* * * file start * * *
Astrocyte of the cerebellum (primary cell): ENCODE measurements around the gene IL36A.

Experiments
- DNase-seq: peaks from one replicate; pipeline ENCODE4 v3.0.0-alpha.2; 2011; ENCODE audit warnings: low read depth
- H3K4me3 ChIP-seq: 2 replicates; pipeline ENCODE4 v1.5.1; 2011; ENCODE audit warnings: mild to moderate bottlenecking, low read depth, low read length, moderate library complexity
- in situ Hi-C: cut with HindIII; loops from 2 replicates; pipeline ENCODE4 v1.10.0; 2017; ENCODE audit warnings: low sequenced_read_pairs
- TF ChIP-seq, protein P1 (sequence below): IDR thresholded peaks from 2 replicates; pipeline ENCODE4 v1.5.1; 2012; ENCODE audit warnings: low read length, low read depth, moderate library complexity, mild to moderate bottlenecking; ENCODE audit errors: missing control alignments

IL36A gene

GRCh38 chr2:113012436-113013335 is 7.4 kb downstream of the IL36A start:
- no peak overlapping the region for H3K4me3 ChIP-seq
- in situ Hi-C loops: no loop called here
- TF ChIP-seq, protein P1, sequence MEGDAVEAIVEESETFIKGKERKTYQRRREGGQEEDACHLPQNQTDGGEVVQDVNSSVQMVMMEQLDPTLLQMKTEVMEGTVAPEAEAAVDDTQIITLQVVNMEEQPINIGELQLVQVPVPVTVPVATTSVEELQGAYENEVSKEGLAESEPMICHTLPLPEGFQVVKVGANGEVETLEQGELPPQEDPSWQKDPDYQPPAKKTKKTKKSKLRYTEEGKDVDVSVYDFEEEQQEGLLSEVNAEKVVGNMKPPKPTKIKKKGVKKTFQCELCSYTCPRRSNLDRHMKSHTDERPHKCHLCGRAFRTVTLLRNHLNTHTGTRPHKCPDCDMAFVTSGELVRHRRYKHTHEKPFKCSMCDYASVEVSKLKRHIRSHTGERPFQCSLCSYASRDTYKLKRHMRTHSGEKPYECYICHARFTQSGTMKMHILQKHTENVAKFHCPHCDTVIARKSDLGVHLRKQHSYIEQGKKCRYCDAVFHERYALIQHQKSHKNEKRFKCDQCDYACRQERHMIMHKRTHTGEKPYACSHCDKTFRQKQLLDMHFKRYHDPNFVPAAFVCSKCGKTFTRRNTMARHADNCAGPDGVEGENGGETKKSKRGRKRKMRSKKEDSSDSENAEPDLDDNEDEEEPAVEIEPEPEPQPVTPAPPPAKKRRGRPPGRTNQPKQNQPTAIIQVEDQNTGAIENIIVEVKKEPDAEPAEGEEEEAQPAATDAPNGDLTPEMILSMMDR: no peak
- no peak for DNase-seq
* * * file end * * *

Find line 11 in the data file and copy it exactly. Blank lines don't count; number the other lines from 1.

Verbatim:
- TF ChIP-seq, protein P1, sequence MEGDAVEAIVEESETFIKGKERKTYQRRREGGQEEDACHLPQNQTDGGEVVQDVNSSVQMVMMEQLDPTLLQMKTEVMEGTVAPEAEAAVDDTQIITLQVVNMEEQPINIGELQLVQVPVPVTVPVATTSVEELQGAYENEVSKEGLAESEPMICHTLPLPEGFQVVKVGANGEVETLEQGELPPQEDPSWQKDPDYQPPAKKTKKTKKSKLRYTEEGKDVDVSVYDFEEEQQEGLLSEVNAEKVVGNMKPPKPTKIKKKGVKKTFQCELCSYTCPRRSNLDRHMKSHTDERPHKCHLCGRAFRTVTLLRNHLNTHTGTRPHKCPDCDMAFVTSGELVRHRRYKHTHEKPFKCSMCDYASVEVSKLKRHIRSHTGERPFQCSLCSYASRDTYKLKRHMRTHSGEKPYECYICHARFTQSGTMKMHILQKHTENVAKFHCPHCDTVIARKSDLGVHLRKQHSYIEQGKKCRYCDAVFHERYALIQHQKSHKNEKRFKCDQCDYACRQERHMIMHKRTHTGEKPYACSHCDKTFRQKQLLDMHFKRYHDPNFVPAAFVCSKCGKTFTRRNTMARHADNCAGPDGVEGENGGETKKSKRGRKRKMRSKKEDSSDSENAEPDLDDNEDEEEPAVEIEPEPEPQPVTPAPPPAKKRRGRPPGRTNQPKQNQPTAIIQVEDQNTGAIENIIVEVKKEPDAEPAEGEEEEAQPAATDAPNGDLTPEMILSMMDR: no peak